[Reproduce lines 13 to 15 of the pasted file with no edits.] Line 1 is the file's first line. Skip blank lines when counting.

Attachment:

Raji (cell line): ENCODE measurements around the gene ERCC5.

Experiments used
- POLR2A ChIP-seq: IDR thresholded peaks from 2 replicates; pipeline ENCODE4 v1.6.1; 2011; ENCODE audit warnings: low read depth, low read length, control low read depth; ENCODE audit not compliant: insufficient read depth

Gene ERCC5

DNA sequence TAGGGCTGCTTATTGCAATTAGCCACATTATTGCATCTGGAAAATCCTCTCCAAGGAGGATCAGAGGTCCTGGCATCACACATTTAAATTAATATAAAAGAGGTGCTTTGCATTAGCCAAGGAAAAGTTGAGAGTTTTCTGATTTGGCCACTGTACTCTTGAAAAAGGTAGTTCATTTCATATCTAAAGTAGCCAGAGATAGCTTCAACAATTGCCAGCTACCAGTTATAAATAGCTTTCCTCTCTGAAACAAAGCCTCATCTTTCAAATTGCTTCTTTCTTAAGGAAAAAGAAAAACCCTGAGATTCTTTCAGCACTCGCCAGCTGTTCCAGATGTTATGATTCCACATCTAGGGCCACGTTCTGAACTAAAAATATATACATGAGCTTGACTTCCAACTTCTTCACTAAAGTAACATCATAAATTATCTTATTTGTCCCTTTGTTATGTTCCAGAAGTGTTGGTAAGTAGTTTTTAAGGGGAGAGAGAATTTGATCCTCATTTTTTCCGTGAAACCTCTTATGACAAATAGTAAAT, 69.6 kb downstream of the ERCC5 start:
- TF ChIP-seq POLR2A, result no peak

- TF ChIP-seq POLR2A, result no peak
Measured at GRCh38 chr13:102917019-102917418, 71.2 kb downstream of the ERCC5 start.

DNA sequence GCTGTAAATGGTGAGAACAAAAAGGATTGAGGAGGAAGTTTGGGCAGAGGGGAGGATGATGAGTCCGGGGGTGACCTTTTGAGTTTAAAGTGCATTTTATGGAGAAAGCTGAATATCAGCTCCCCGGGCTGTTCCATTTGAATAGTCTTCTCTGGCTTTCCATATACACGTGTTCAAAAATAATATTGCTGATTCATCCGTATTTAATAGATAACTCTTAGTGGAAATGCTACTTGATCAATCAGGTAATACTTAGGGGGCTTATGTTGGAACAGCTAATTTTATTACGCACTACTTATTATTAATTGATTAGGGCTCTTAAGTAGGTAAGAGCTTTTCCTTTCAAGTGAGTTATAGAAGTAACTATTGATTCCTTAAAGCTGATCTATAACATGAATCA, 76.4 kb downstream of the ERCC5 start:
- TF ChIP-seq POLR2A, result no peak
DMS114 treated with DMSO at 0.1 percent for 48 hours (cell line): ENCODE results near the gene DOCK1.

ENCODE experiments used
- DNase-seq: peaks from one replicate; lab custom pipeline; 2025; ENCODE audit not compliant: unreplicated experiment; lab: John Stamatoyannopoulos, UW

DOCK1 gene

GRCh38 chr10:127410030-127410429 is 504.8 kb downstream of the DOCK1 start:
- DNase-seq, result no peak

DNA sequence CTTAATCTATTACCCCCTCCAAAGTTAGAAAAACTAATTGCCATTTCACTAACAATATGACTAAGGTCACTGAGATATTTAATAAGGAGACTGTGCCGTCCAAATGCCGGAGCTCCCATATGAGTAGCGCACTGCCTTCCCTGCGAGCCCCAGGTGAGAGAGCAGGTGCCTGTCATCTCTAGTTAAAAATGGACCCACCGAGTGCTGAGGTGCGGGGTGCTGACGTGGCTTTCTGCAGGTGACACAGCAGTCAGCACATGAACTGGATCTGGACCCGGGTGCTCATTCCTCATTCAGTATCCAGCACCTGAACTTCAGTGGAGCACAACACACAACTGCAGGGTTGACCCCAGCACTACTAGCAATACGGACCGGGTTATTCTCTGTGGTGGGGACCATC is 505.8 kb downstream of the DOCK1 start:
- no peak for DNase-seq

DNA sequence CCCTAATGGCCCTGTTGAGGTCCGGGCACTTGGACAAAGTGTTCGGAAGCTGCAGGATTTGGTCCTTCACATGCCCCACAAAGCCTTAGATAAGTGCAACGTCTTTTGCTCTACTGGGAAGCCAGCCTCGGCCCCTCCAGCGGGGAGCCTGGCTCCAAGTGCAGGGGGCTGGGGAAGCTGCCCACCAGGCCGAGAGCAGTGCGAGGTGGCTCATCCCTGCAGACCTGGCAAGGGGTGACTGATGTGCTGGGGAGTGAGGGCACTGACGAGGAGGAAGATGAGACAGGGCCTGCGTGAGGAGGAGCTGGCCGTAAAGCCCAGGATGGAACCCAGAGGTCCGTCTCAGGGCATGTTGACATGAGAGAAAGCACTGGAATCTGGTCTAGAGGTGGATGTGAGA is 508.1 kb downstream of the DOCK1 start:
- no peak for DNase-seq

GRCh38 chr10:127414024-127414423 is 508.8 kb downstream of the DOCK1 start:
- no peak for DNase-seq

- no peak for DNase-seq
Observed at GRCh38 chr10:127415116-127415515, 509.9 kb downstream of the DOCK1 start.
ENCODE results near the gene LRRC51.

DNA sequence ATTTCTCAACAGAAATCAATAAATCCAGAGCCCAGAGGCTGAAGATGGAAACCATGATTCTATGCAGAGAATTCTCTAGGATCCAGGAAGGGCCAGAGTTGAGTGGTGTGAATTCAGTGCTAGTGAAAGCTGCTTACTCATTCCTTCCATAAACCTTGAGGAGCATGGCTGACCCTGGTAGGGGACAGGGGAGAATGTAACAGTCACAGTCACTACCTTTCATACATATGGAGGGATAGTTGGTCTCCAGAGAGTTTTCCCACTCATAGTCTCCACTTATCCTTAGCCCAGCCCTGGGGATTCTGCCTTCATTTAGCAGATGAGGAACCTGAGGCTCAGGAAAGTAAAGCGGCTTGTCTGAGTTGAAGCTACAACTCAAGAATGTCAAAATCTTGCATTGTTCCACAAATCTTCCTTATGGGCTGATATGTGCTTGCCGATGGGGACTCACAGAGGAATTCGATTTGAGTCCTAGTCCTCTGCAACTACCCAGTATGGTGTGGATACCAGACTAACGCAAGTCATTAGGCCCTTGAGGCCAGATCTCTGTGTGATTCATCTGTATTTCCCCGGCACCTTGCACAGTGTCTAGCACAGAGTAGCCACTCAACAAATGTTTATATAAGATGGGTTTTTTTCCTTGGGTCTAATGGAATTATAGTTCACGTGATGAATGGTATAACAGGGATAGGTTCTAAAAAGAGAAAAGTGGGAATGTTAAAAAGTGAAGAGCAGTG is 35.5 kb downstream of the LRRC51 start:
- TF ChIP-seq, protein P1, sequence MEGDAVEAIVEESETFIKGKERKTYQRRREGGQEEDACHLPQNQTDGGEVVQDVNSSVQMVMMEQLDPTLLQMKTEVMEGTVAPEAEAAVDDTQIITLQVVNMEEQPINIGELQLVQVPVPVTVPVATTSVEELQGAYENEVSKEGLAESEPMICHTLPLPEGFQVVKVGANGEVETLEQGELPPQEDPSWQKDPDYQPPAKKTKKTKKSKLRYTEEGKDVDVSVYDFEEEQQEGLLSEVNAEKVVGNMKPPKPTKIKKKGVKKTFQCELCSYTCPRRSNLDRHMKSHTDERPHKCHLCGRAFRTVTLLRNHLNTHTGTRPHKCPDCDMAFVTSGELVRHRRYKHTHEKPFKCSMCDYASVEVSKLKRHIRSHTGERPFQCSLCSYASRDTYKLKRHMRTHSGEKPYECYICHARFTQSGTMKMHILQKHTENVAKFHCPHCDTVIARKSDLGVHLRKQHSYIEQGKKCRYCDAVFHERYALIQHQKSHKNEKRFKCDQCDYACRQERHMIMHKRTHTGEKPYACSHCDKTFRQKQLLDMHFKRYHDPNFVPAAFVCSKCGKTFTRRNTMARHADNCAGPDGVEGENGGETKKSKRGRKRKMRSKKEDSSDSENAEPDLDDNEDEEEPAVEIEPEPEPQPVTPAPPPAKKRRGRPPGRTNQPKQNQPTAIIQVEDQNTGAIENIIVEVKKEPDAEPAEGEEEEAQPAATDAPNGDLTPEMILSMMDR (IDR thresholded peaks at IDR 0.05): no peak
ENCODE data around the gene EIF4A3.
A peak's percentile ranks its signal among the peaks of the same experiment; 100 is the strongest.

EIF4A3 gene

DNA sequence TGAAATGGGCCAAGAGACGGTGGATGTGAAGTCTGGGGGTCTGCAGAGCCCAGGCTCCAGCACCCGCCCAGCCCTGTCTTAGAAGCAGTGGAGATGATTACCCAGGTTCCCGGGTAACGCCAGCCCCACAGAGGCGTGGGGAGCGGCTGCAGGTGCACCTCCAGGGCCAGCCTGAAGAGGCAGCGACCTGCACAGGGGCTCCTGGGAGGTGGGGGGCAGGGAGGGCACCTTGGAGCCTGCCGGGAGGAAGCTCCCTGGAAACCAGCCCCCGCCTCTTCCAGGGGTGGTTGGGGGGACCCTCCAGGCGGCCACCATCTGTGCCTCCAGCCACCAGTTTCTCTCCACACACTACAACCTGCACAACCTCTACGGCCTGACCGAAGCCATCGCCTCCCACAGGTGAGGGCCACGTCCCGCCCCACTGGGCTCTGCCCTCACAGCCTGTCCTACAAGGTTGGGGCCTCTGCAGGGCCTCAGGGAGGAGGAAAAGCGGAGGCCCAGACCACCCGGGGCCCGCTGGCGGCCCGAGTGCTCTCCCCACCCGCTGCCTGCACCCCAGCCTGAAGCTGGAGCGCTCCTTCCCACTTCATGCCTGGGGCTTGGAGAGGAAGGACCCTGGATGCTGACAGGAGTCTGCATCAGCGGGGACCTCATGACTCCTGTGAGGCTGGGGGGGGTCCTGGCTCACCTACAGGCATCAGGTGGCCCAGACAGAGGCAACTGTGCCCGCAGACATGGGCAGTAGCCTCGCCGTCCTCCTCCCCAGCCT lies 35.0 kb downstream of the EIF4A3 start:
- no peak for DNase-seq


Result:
- DNase-seq: peaks from one replicate; lab custom pipeline; 2025; ENCODE audit not compliant: unreplicated experiment; lab: John Stamatoyannopoulos, UW

DOCK1 gene

GRCh38 chr10:127410030-127410429 is 504.8 kb downstream of the DOCK1 start: